SoftKey

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This article is about the computer software publisher. For the input device, see soft key.

SoftKey International was a publisher and distributor of CD-ROM based personal computer software for Windows and Macintosh computers during the late 1980s and 90s.[1] Their products typically consisted of software intended for home audiences, especially compilation discs containing various freeware or shareware game software. SoftKey enjoyed great success by offering "jewel-case only" products, which they dubbed their 'Platinum' line.

Canadian entrepreneur and investor Kevin O'Leary started Softkey International in his basement on a $10,000 investment from his mother. As a repackager of high-end business software for the consumer market, Softkey succeeded in its mission to become "the Campbell's Soup of software". By 1994, Softkey was a billion-dollar consolidator in the educational software market, acquiring no less than sixty rivals, such as WordStar, Brøderbund and Spinnaker Software. It then moved to Boston and took the name of one of its acquisitions, The Learning Company (TLC).

In 1995, SoftKey introduced a number of new children's educational software titles, branded under the KeyKids line.[2]

Partial list of software titles[edit]

  • 20,000 Leagues Under the Sea
  • Air Power: The US Air Force in Action
  • The American Heritage Talking Dictionary
  • Angst: Rahz's Revenge
  • Astrorock
  • The Bible: A Multimedia Experience
  • Comanche CD (Budget CD-Rom Release)
  • Design It! 3-D
  • DinoPark Tycoon
  • Dr. Health'nstein's Body Fun
  • Dr. Schueler's Home Medical Advisor Pro
  • Earthworm Jim
  • Explorers of the New World
  • Falcon AT
  • Flight of the Intruder
  • The Hubble Space Telescope
  • Infopedia
  • JetStrike
  • KeyChart
  • Key Clipart series
  • Key Fonts
  • KeyMailer
  • Koshan Conspiracy
  • Lamborghini: American Challenge
  • Lynn Fischer's Healthy Indulgences
  • Megafortress & Patriot
  • MPC Wizard
  • Multipedia
  • The Muppet Calendar
  • The Oregon Trail: Classic Edition for DOS
  • Oregon Trail II
  • The Otter's Adventure
  • Pocket and Tails Go Exploring
  • Pocket and Tails Go to Town
  • Pro Landscaper 3-D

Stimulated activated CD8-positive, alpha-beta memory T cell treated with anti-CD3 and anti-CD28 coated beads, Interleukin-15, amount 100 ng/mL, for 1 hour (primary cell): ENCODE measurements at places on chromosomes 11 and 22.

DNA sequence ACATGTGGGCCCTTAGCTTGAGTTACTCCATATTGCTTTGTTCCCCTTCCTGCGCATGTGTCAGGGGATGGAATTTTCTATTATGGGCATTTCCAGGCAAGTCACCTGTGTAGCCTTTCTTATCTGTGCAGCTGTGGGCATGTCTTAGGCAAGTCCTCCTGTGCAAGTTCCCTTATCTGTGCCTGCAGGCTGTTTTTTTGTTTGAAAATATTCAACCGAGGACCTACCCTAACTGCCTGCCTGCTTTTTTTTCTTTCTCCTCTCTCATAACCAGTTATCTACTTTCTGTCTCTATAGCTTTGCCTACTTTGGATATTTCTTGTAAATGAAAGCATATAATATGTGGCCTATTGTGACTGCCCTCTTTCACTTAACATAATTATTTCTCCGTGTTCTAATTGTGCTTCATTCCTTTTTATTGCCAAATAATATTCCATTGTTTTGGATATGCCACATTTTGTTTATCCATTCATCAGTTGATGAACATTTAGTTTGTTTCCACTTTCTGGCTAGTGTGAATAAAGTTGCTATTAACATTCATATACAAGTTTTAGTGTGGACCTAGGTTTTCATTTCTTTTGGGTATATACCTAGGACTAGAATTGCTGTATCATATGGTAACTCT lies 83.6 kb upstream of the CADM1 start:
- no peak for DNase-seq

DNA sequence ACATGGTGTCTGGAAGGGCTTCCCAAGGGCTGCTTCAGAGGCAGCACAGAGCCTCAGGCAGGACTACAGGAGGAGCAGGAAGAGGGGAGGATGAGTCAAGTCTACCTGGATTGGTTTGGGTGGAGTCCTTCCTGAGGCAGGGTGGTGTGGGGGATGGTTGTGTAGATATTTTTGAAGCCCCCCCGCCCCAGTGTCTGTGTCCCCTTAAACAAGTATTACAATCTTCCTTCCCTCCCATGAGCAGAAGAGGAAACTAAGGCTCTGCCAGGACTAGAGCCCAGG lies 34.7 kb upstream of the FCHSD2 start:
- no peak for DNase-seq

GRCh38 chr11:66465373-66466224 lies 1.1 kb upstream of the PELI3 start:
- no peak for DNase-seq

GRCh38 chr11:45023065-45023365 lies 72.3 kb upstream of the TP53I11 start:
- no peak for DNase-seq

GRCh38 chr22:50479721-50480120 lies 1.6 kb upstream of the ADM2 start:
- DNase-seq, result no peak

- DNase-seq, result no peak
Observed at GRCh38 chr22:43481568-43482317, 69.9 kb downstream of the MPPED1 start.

• Shadows of Cairn
  • Shelley Duvall's Tales of Digby the Dog
  • Silent Service 2
  • Solitaire Antics
  • Spanish to Go!
  • Sports Illustrated Swimsuit Calendar
  • Tom Kite Golf
  • WriteNow
  • WarWind 2: Human Onslaught
  • Labels Unlimited for Windows

Acquisition[edit]

Mattel bought in with great enthusiasm at the top of the market in 1999 at US$3.65B, but ultimately found itself losing money with 467 software titles. This acquisition was intended to broaden Mattel's product line and help Mattel sell more products that appeal to boys, but TLC began reporting unexpected losses before the deal was even completed. The deal was supposed to immediately add $50 million annually to Mattel's bottom line. The company instead lost $82.4 million in that fiscal year because of a number of problems with the acquisition, including a loss of a key distribution deal and a high return of unsold products from retailers. In October, Mattel announced that its earnings would fall well below expectations, prompting the departure one month later of TLC's O'Leary and another founder. Mattel ultimately sold the company to The Gores Group, LLC, (GTG) for a share of future profits. GTG said of TLC's business structure, "[it] was a textbook example of a business built mostly by cobbled-together acquisitions, which were then purchased by a larger company with little idea of how to make the pieces fit together." Said James Bailey, President of GTG, "there were seven separate Internet initiatives, all run by different people. Some of these people had never met each other, even though they worked in the same building." In 2001, Gores sold The Learning Company's entertainment holdings to Ubisoft, and most of the other holdings to Irish company Riverdeep.

References[edit]

  1. ^ O'Leary, Kevin (2011). Cold Hard Truth: On Business, Money & Life. Doubleday Canada. ISBN 978-0-385-67174-3. 
  2. ^ "Softkey heats up summer with 50 new titles; Releases include all new kids line and additions to KEY and platinum lines." Business Wire article, July 20, 1995

External links[edit]